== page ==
“If you want to go fast go alone, if you want to go far build a team”
As a leader and change agent, your ability to identify needs, innovate processes, pioneer new markets is not a task easily achieved on your own regardless of what your ego or pride may think. Leadership within an organization is not only reliant on your ability to align innovation, change and progress within the corporate goals but to work within the infrastructure of internal and external stakeholders, skillfully maneuvering through political landscapes and personal agendas.
Coalition leadership is the ability to motivate and organize stakeholders to join you in the pursuit of your goals. When introducing change, evaluating the political terrain is key. Who are likely to be your allies and who are likely to be your resistors? What role do they play in the organization? What kind of influence do they exert? Even after finding stakeholders with common goals who would likely support your initiative? Will they be full supporters? Marginal supporters? Private or public supporters? The more controversial or unique your initiative the more important your taking the time to evaluate and map the process is.
Ultimately your success as a coalition leader will come down to your being able to clearly communicate your strategic and tactical plans for the success of your initiative to the members of your coalition. Understanding their personal goals will ensure their support is solid and most importantly public. Public support gives your initiative legitimacy; it clearly establishes to the rest of the organization that this initiative will not only benefit many but there is a greater sense of purpose and likelihood of success.
Long term coalitions that share broad goals and common resources over time are key to the success of your agenda. If you do not establish the long-term viability of your coalition, the success of your organizational initiative can be jeopardized by counter coalitions, infighting and splintering of your coalition into interest groups. It is important to solidify your coalition right from the beginning by creating a shared sense of purpose. A shared purpose will enable your coalition to move congruently in pursuit of a common goal. Without shared purpose your coalition will likely easily fragment and may not develop the necessary momentum to overcome resistance to your efforts.
Getting your coalition into action at the early stages will also help you weed out marginal supporters. You may find that early supporters were really only supporters in casual conversation, or they were supporters up until you went public and scrutiny and criticism of your initiative began as it always does. Marginal supporters can quickly become resistors without the proper and timely nurturing. Even with public support, people will maintain their public hidden agendas and assumptions even after they’ve bought in to your agenda. If you allow those personal motivations to go unchecked or clearly understood by you, you run the risk of you having a message that becomes diffused by a collision of personal interests that never achieves the focus required to see your change agenda through. Spend the time to clearly understand the member’s motivations. Why are they supporting your agenda? What is in it for them? What do they expect to gain from being part of your effort? Under what conditions would they no longer find it useful to support your change agenda?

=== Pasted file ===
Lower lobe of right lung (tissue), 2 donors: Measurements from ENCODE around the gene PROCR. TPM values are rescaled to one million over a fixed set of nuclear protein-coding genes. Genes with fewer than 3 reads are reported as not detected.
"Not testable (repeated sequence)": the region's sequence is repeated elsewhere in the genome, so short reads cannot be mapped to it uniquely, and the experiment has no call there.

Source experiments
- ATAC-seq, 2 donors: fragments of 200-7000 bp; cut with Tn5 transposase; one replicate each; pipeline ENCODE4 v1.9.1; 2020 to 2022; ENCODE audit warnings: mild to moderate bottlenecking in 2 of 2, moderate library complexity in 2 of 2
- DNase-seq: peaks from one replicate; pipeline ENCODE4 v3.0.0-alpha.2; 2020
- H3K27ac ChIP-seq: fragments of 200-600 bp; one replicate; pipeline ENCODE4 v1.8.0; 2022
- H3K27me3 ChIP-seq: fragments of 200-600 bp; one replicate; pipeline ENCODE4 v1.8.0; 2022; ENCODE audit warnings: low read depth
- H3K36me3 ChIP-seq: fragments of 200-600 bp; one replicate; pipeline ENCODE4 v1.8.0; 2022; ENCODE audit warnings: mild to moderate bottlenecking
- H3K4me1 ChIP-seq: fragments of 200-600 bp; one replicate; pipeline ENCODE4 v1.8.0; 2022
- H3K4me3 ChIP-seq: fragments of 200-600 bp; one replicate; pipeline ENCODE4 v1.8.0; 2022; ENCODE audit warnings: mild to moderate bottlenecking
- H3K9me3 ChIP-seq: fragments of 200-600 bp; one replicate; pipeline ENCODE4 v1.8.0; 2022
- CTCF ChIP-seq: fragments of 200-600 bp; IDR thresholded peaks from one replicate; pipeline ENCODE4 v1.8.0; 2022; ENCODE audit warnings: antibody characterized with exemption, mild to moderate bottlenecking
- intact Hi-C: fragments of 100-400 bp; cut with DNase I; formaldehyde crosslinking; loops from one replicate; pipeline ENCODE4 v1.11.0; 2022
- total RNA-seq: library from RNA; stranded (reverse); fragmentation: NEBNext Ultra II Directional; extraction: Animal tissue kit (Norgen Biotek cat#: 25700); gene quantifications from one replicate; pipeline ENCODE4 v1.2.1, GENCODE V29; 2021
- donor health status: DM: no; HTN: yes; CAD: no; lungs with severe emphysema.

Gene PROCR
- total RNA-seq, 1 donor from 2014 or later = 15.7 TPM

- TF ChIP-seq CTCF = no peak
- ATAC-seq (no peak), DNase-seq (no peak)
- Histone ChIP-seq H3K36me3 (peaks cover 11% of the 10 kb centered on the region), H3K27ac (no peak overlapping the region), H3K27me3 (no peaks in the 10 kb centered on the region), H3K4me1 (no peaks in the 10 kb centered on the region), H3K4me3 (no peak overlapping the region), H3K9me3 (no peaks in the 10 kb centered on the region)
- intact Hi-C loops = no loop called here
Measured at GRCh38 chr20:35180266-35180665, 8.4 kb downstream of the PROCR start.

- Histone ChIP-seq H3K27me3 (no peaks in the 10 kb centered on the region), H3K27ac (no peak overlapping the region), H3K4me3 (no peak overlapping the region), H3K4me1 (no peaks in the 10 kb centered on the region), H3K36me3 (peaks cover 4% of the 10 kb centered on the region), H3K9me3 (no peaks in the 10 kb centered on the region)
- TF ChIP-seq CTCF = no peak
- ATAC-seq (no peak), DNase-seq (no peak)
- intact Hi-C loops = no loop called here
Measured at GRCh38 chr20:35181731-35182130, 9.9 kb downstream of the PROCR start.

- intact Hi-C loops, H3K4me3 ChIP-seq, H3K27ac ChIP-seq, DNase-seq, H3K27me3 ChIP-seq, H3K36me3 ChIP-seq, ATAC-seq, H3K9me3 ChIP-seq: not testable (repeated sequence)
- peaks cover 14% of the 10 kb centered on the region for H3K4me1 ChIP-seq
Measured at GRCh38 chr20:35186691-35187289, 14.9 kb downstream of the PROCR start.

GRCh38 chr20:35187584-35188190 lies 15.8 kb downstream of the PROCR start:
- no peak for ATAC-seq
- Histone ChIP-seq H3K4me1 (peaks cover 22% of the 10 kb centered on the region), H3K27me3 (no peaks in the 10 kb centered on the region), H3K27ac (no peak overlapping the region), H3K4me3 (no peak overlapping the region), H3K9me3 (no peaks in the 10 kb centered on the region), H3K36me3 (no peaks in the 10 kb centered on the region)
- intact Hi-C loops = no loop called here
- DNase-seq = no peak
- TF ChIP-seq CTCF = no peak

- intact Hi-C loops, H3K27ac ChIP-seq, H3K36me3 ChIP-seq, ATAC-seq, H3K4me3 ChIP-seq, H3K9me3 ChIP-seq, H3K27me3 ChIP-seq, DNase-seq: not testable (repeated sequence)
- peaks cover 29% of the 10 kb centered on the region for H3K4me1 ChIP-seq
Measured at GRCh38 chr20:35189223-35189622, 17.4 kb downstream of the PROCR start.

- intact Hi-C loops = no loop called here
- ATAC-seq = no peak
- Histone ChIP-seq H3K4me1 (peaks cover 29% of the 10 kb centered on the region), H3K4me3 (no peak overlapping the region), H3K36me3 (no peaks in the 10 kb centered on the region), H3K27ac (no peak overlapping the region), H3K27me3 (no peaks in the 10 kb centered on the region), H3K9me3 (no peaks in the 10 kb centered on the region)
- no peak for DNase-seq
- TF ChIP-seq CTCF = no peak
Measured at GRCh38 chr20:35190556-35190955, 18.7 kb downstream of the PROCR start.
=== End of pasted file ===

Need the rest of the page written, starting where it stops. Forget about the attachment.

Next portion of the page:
Ultimately your success in leading a coalition comes down to your ability to translate your agenda into action, being true to your mandate yet remaining flexible enough to make adjustments to plans as required. Setting up a time table with achievable milestones that will lead to small success early on will be a great foundation to establish momentum. The wonderful thing about leading by coalition is the ability to work effectively as a team counting on each other’s support, celebrating accomplishments and creating an environment of inclusion and mutual opportunity for future collaborations.
Carolina M. Billings is an executive with 15+ year’s leadership experience in the fields of Business Development, Human Resources and Finance. As CFO-CHRO of a multi-million business conglomerate, she performs a truly interdisciplinary role within a portfolio of diverse industries ranging from Supply Chain, Logistics & Distribution, Wealth Management, Furniture Import, Sales & Distribution as well as Interior Design. She champions leadership initiatives as well as empowering and coaching/mentoring others to lead. Developing a hybrid of Finance and Human Resources has enable her to become leading business partner. Her great ability to influence and engage others in the pursuit of goals and objectives makes her a true innovator and change agent. Carolina is currently pursuing her Masters in Interdisciplinary studies with Royal Roads University, She holds Graduate Certificates from Cornell University and Queen’s University in the fields of Change Management and Leadership. She is a Co-Active Professional coach currently doing her practicum towards Certification with ICF. She holds a CHRL designation and a High Honor’s HRM Graduate Certificate.
Carolina is the founder of Big Fish Coaching a private practice specializing in personal leadership, career coaching, conflict resolutions and life change management.
www.bigfishcoaching.com All posts by Carolina Billings